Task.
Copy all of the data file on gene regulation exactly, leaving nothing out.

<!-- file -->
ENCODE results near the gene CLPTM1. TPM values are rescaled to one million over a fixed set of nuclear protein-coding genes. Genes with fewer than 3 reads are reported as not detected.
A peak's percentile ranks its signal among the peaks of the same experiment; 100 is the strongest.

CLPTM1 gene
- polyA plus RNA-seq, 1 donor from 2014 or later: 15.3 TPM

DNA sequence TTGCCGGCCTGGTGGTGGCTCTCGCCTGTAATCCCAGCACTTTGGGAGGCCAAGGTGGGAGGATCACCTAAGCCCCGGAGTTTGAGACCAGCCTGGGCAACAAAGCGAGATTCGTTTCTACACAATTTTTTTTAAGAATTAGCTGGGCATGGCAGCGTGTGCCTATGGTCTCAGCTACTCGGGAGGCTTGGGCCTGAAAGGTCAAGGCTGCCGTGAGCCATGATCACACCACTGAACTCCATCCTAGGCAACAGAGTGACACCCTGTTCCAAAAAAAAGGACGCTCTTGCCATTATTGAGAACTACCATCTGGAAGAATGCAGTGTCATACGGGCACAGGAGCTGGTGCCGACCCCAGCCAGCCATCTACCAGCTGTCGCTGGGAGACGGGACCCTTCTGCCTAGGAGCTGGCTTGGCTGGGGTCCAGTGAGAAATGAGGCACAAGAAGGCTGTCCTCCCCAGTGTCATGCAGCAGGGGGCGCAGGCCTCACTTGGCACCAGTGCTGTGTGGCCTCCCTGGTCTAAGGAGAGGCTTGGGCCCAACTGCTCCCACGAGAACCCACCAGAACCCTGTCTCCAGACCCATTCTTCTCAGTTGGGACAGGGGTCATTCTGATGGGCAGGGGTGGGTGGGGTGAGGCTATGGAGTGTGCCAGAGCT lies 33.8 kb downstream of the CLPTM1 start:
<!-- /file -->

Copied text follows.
ENCODE results near the gene CLPTM1. TPM values are rescaled to one million over a fixed set of nuclear protein-coding genes. Genes with fewer than 3 reads are reported as not detected.
A peak's percentile ranks its signal among the peaks of the same experiment; 100 is the strongest.

CLPTM1 gene
- polyA plus RNA-seq, 1 donor from 2014 or later: 15.3 TPM

DNA sequence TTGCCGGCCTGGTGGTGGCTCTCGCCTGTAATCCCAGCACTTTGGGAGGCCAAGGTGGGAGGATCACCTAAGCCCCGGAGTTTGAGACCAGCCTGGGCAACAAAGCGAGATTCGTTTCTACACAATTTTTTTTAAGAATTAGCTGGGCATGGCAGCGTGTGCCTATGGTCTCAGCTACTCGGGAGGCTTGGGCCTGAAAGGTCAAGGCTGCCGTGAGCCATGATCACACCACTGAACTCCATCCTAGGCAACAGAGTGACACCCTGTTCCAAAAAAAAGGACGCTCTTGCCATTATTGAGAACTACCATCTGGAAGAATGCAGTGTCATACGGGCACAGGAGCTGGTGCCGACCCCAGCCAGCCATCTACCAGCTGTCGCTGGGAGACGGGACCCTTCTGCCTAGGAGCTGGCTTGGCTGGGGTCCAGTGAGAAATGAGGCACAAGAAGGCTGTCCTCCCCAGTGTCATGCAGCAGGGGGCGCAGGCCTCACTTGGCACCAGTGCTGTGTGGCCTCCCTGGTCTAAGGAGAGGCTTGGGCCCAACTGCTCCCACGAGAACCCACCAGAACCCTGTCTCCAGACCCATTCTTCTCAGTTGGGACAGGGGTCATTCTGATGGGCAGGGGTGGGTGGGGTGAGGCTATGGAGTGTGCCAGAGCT lies 33.8 kb downstream of the CLPTM1 start: